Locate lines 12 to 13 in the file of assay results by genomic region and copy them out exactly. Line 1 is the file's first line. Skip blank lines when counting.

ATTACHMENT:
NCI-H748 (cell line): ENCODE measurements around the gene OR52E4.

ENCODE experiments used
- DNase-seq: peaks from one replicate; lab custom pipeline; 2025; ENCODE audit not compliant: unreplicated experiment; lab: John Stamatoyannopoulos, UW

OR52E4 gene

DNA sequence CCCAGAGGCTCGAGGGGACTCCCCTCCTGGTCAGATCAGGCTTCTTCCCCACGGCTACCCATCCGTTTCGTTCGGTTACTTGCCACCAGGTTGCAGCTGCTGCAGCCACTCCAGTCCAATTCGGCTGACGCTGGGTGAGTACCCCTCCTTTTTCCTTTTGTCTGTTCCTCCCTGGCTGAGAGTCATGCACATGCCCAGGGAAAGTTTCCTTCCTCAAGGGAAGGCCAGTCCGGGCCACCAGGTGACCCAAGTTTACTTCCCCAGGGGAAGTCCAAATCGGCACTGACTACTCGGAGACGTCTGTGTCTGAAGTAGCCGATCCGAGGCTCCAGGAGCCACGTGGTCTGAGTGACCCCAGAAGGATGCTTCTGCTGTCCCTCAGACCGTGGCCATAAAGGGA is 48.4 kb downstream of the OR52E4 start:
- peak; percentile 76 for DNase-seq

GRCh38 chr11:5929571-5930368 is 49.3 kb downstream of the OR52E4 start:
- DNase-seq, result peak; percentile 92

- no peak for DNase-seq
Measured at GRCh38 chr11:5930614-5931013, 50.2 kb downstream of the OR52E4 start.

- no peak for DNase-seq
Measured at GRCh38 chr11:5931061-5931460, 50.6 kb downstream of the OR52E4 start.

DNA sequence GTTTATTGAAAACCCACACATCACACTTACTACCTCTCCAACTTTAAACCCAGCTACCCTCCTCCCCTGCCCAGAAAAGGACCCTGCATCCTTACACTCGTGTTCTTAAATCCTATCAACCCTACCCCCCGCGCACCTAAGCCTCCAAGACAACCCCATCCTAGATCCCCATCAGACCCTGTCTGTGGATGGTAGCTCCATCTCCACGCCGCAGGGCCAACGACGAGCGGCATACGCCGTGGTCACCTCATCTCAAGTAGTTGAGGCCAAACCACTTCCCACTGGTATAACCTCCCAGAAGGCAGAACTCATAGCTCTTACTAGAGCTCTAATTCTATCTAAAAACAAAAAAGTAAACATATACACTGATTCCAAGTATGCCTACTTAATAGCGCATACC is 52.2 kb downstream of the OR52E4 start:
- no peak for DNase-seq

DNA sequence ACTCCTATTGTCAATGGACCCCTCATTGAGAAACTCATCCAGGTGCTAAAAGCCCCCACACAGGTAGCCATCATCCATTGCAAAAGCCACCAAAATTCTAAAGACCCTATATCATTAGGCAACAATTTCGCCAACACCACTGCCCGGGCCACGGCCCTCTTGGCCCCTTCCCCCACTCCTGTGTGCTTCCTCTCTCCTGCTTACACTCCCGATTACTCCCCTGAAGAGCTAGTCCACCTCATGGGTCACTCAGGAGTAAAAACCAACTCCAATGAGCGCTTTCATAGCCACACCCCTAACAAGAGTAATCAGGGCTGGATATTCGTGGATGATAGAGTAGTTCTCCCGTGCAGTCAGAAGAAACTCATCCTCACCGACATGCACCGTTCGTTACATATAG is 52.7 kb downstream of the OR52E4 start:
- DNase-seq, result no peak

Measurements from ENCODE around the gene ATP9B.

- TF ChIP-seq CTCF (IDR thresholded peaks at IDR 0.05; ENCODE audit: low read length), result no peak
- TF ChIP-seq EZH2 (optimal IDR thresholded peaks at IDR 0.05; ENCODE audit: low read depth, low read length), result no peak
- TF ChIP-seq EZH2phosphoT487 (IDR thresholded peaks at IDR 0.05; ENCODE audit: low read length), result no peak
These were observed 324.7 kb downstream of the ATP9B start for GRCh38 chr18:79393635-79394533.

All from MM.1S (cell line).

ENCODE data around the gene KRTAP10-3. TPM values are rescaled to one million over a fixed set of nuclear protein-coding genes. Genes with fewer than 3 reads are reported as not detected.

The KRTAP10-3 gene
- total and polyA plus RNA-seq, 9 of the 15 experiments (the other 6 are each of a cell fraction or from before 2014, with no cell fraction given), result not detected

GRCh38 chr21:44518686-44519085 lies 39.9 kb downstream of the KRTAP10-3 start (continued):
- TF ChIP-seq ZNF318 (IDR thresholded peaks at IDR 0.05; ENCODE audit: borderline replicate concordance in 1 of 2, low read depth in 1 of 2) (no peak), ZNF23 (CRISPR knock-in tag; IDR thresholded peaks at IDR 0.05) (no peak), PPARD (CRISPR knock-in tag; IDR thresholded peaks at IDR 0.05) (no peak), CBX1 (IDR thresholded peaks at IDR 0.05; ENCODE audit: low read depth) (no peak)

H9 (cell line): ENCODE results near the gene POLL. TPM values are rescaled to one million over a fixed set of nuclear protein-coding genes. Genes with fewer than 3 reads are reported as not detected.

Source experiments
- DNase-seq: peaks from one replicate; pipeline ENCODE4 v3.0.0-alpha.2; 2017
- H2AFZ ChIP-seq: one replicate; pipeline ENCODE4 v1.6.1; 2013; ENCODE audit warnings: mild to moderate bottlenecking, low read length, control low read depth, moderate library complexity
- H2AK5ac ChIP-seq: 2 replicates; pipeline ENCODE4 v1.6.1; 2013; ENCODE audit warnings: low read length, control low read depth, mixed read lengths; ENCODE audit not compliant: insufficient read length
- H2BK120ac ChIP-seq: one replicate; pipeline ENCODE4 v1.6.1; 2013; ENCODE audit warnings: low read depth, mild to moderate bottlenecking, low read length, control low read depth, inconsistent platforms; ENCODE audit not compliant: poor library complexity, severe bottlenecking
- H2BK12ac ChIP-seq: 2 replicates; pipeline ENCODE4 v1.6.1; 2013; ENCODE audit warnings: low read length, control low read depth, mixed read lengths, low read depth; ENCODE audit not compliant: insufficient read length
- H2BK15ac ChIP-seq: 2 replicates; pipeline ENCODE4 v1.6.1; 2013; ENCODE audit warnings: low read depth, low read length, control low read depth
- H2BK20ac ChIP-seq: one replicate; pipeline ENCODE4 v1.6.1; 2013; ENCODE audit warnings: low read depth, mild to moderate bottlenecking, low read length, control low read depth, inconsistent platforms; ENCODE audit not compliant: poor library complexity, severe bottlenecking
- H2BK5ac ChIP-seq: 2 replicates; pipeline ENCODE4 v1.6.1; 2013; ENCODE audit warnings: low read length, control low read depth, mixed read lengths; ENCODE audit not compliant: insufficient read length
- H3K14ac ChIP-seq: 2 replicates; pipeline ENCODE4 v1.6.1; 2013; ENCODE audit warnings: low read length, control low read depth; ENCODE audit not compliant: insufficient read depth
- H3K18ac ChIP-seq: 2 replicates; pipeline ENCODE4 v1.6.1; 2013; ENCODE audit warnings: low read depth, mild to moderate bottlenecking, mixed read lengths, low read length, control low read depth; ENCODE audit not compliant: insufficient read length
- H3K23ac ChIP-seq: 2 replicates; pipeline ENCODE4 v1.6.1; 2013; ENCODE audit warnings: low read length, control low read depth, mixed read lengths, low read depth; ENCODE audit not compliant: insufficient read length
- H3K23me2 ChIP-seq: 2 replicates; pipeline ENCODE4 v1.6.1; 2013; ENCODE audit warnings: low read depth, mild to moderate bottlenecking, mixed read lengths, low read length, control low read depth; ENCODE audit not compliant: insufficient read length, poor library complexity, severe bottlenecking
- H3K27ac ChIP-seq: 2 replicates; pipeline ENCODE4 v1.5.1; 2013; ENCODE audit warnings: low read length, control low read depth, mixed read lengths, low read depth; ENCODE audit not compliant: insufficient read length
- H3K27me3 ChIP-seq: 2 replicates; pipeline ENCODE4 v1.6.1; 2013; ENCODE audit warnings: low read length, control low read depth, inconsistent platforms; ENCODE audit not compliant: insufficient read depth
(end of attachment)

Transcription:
Measured at GRCh38 chr11:5931061-5931460, 50.6 kb downstream of the OR52E4 start.

DNA sequence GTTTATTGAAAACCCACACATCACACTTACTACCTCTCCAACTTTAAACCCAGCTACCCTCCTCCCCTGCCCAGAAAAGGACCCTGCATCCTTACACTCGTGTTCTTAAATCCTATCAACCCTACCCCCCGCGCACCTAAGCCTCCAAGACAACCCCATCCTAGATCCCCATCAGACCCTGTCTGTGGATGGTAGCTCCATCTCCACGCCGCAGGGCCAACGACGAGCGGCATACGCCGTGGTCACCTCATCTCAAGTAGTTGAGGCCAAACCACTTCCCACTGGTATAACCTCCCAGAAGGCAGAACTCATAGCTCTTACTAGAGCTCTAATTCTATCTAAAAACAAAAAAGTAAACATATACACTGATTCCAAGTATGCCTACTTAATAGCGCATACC is 52.2 kb downstream of the OR52E4 start: